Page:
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Settlers of Catan and other games March 27, 2009

Posted by Michael Kowalski in play.
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There’s a nice piece in Wired about Klaus Teuber, inventor of Settlers of Catan, and about “German-style” board games in general:
Monopoly Killer: Perfect German Board Game Redefines Genre

I’ve always liked board games, in fact I like them more than computer games. When people come around to our house and see the pile of games in the living room, they raise eyebrows, and I don’t have the heart to tell them there are many more squirrelled away in cupboards. Here’s the current list of games stacked by the sofa:

  • Risk
  • Settlers of Catan
  • Ra
  • Pirate’s Cove
  • Odin’s Ravens
  • LotR Risk (more different from standard Risk than you’d expect)
  • Labyrinth
  • Carcassonne
  • Alchemist
  • Scrabble
  • Monopoly (not really a game, but looks a bit like one)

When I was at university, the game I liked most was Dune. That was a nicely crafted game, where each player had a different set of special abilities. Some players had more chance of winning in the end game, some were stronger in the beginning. It was fixed duration, ending after 15 rounds if nobody had achieved outright victory by then, and had a cute battle system. I liked to play House Atreides. On the face of it, not the strongest player—during battle, you could ask a single yes/no question which had to be answered truthfully. But I was cunning enough that games soon developed a pattern where the other players would spend the first couple of rounds beating me into oblivion before getting on with the rest of the game (or that’s how I remember it). I would still sometimes make a late comeback, and anyway had a lot of fun trying to get there.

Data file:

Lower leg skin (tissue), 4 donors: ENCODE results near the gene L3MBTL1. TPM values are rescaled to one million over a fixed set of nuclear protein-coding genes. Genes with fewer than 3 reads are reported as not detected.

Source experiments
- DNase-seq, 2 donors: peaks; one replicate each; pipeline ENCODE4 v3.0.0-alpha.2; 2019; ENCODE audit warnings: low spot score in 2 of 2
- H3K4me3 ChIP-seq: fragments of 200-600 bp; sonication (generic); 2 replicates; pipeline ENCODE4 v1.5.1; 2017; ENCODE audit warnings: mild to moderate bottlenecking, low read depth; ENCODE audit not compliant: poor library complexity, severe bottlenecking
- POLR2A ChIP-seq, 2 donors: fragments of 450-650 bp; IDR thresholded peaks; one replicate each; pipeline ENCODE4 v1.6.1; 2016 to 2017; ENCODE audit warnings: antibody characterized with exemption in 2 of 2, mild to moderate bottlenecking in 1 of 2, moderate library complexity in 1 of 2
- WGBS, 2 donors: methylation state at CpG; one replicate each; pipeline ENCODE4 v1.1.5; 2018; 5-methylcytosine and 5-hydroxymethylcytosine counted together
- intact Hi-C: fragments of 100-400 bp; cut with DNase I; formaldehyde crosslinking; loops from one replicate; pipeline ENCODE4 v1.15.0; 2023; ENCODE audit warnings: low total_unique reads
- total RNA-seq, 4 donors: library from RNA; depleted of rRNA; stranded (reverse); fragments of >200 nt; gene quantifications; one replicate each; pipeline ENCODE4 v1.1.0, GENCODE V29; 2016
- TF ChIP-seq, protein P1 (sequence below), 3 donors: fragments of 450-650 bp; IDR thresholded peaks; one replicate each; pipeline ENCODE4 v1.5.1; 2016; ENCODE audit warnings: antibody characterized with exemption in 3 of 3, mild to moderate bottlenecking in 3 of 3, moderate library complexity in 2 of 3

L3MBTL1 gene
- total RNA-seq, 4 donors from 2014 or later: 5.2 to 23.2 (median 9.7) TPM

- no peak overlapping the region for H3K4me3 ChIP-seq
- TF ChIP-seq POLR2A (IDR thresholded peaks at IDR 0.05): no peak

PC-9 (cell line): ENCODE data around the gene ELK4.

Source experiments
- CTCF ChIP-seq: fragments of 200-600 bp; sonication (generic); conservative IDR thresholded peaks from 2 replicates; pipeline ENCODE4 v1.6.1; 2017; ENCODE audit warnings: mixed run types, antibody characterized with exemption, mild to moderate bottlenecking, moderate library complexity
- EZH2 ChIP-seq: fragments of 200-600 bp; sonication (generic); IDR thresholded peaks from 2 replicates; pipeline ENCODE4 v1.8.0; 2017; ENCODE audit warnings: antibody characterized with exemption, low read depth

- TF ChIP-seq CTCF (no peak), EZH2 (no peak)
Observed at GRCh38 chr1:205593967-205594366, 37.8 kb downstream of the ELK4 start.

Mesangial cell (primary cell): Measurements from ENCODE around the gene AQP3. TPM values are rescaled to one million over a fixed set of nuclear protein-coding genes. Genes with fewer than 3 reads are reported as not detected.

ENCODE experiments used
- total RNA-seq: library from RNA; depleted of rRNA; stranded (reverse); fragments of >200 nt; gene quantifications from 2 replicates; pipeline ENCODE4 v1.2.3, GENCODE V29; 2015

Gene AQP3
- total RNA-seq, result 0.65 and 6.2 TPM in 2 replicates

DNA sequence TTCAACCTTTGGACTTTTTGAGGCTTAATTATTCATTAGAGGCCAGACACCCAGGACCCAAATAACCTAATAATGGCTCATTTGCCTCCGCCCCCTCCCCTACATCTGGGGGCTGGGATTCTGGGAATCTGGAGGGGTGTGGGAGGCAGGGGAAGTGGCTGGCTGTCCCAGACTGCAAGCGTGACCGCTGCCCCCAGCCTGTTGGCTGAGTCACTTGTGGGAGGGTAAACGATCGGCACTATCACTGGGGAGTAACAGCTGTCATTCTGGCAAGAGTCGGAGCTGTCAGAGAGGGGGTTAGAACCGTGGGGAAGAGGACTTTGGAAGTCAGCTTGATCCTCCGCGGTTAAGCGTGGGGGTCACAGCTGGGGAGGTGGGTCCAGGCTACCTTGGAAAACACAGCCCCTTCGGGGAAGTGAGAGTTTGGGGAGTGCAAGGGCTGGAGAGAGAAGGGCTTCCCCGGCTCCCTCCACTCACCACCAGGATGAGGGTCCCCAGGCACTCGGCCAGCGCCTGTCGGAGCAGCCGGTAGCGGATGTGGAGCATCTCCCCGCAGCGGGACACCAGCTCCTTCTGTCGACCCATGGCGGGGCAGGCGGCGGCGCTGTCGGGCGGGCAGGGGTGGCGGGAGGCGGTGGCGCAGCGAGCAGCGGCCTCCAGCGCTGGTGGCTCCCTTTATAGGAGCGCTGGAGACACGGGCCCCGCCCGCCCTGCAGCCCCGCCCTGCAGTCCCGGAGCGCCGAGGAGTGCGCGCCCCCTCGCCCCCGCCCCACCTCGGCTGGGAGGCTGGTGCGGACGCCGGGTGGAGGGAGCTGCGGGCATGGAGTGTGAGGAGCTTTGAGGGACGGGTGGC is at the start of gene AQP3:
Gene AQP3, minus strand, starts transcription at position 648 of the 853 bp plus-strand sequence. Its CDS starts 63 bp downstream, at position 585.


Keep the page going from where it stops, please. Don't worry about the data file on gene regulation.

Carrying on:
Dune was a six player game though, so a bit impractical once out of university. That’s one of the reasons the German games have been so successful: many of them work OK with very few players, and don’t take hours to complete. E isn’t really into board games at all, so mostly I play 2-player games with our daughter (if I had thought it through earlier, maybe I would have had more children). The main exception is Pirate’s Cove, which E doesn’t mind for some reason (ie. she usually wins), and Settlers. Even then, she can only be talked into playing a few times a year.

The social aspect of board games is certainly part of their appeal. Or sometimes, the antisocial aspect—gaming the other players can be a lot of fun. otoh, I don’t really like social interaction in online games at all. I play WoW, but I don’t belong to a guild and I don’t much play with other people except my daughter. I don’t know them! I can’t see their faces! With my daughter, we sit together in the same room chatting and interacting as we play.

OK, heading off to boardgamegeek now in search of something new.

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